Available to: high school students who have completed grade 10
Schedule: three and a half hours a day, five days a week for five weeks in the summer
Special Notes: Students taking this course are still expected to take a full load of courses in the following year. The course is in-person and our dorms are closed, so students must provide their own housing and meals.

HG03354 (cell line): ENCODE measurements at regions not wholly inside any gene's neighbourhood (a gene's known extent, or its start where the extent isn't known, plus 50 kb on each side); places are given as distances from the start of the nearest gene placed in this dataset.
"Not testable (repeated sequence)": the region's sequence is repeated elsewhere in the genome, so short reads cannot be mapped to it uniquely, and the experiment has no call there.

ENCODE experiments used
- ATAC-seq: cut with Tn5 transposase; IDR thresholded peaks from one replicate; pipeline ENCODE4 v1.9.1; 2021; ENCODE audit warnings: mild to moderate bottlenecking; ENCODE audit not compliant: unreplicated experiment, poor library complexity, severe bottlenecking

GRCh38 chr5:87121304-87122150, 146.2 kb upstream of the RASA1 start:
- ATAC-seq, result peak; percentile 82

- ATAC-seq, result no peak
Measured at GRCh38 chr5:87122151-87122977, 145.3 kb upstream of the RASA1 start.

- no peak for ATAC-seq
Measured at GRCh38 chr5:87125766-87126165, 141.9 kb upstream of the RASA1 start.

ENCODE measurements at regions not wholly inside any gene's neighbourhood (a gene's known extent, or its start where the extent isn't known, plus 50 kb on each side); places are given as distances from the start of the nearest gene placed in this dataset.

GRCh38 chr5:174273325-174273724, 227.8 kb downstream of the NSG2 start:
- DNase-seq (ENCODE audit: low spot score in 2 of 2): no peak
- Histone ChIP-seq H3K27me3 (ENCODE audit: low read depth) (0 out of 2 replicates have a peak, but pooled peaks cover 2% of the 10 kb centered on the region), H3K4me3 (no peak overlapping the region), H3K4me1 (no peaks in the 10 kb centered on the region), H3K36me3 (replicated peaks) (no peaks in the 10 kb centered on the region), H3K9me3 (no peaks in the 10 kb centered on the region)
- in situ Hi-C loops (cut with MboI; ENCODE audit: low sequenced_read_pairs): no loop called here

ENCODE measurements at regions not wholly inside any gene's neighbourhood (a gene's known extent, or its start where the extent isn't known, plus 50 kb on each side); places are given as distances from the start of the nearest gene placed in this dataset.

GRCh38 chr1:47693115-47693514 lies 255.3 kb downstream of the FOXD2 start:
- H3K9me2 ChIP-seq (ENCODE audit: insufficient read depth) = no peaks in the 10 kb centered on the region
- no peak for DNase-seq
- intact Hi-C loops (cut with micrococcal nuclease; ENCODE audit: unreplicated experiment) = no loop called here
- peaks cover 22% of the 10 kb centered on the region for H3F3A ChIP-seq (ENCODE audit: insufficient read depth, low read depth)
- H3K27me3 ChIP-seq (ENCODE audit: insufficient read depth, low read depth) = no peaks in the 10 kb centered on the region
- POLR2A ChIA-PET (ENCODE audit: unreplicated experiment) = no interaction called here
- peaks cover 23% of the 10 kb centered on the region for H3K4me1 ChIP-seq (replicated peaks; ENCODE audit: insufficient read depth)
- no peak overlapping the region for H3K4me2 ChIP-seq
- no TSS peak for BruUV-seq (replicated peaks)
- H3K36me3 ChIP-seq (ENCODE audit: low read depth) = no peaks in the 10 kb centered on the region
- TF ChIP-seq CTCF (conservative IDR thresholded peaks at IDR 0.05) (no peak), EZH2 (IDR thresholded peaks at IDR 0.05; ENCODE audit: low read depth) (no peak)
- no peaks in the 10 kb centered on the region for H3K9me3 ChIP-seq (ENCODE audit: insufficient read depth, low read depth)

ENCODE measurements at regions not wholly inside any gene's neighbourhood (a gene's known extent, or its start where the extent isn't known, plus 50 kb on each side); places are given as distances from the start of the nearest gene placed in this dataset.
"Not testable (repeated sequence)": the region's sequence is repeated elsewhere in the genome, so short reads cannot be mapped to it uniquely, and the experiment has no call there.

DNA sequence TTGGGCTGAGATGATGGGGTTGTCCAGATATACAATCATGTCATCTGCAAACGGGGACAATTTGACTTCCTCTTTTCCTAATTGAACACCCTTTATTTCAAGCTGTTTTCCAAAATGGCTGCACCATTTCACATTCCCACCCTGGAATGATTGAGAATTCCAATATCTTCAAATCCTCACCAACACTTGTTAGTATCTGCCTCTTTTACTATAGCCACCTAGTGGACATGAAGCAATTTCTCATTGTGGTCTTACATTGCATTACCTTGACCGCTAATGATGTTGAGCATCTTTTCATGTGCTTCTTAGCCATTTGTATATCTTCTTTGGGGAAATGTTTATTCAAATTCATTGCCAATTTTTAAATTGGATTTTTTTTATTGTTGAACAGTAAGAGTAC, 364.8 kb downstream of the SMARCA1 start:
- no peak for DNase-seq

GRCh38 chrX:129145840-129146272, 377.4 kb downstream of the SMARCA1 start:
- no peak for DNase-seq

In this survey course, students investigate significant events and people in United States history from the 15th century to the present. While organized chronologically, this course also focuses on several themes that reverberate throughout the American experience: American and national identity; labor both free and enslaved; migration and settlement; politics and power; and geography and the environment. Students learn to focus their analysis of vital social, cultural, political, and economic moments in history by examining how these moments shape our perspective on current social, economic, and political issues. Students develop and use the same skills and methods employed by historians: analyzing primary and secondary sources; developing historical arguments; making historical connections; and utilizing reasoning about comparison, causation, and continuity and change. In addition, students examine competing historical interpretations, emphasizing the idea that history’s meaning constantly evolves. Living on the Monterey peninsula, we have access to excellent museums and historical sites that complement our classroom study of United States history. Each Friday, students will attend chaperoned field trips, and we will visit the Pacific Grove Museum of Natural History, Carmel Mission, Historical Monterey Walking Tour, Monterey Bay Aquarium, and the National Steinbeck Center. The cost of the field trips are included in tuition. For more information and an application click here.